Gonin Hyakusho – Five Candy Vendors

Once you are through Oo-Mon Gate, you will see 5 candy vendors with white parasols(one is closed in the picture though).

Within the shrine, which is a sacred area, so you are usually not allowed to do business. However, only these 5 candy vendors are allowed to sell fan-shaped gold colored candy in the shrine.

One of the vendors told me that the 5 vendors have been selling candies for over 300 years.

They have a permission to sell their candies because it’s said their ancestors participated in religious events and contributed to the god in the shrine.

These families of the five vendors have been helping religious events even now.

Kamiyo Ame Candy and a little Hammer

When you buy these candies, it always comes with this small hammer.

Break the candy into small pieces to make easy-to-eat size.

One of the vendors also told me that “Break” in Japanese is Waru(割る), it has two meanings: Break and Share. So you can break the candy and share the luck.

A package of these hard candies starts from only 500 yen and it comes with a little hammer.

Sakura-no-baba Path

Sakura-no-baba path is a flat street towards the upper shrines. In spring time, the street is flanked by loads of beautiful cherry blossoms.

Bronze Torii Gate at 431st step

So far, you’ve come over halfway up. There is a horse stall and a toilet on this level.

Omote-Shoin – The office

Omote-Shoin used to be reception rooms to welcome guests, and there are famous sliding door paintings by Maruyama Okyo (円山応挙)in the rooms.

Lion’s room by Maruyama Okyo

There are also other rooms with his sliding door paintings, they are magnificent.If you had a time, it’s definitely worth seeing the pictures.

Entry: 800 yen for adults, 400 yen for 18 and below.


A lot of people view this shrine as the main shrine because it’s magnificent. However, it’s not the main shrine; this is Asahi shrine that was built in 1837 at 628th step.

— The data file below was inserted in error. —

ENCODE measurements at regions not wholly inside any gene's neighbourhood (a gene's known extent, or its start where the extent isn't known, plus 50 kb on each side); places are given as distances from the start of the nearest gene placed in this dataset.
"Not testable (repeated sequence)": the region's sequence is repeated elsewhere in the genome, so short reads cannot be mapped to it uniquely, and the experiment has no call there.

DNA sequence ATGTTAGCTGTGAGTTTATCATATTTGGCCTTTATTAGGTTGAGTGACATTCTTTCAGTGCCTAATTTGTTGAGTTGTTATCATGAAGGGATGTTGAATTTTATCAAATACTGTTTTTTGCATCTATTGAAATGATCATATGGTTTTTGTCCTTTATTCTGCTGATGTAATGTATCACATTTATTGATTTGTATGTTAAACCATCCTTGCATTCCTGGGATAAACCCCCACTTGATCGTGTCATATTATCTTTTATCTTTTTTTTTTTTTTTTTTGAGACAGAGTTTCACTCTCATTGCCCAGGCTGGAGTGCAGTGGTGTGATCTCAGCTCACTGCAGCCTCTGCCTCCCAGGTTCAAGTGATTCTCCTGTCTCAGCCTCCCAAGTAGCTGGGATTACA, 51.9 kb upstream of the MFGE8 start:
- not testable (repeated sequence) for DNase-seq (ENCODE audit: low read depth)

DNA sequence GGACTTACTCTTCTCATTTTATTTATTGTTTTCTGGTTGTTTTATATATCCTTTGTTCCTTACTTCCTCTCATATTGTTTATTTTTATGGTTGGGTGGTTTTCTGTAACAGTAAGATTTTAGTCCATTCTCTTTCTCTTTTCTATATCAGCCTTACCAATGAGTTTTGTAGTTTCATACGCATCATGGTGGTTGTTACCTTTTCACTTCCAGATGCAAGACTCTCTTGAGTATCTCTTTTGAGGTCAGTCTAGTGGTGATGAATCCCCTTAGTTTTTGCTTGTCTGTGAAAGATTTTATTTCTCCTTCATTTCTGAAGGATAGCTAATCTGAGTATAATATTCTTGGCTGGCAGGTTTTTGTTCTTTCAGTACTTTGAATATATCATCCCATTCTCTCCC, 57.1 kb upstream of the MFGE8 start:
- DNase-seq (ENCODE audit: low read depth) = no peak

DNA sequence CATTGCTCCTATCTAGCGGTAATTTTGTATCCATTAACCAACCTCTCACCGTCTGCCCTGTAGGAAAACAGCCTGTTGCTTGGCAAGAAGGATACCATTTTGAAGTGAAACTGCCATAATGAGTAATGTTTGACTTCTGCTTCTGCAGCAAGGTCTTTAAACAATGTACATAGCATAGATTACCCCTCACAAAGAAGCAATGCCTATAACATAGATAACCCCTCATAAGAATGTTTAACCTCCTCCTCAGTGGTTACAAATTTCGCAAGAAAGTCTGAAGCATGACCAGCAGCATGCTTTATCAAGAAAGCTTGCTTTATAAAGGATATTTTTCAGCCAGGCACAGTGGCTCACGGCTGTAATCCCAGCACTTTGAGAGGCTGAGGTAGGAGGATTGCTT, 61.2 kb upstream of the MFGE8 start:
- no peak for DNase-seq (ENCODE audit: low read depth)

There are over 157 steps left up to the main shrine. There is a cloister on the opposite side of Asahi Shrine, so you can take a break here too.

Sakaki-Mon Gate

Sakaki-Mon Gate is the last gate to the main shrine. It’s at 642nd step.

The last batch of steps to the main shrine

At this point, you’re nearly there. All you need is a last push to your fatigued legs and back, there are only 133 stone steps to the main shrine.

You can already see the shrine up on the hill. you will achieve your pilgrimage in just a bit!

Hongu – Main Shrine

Hongu – Main Shrine from another angle

When I went there in November, there were so many pilgrims due to the festival held by a famous sake brewery called Kinryo for their first drip of the sake of the year.

The panoramic view from the main shrine.

The view on Kotohira Town.

When the weather is good, you can see Sanuki Fuji, Mount Iino and even the Seto Inland Sea and the Great Seto Bridge.

As explained at the beginning, it’s not the end of the pilgrimage.

If you want hike further up to the inner shrine, it’s one more hour to the higher level of Zozu-Mountain where Kotohira-Gu Shrine is located.

I will introduce the way to the inner shrine – Okusha(奥社)in another article.

General Information

Opening hours: 6am – 6pm between April and September. 6am- 5pm between October and March.

Entrance Fee: Free

Address: 〒766-8501 香川県仲多度郡琴平町(その他)892−1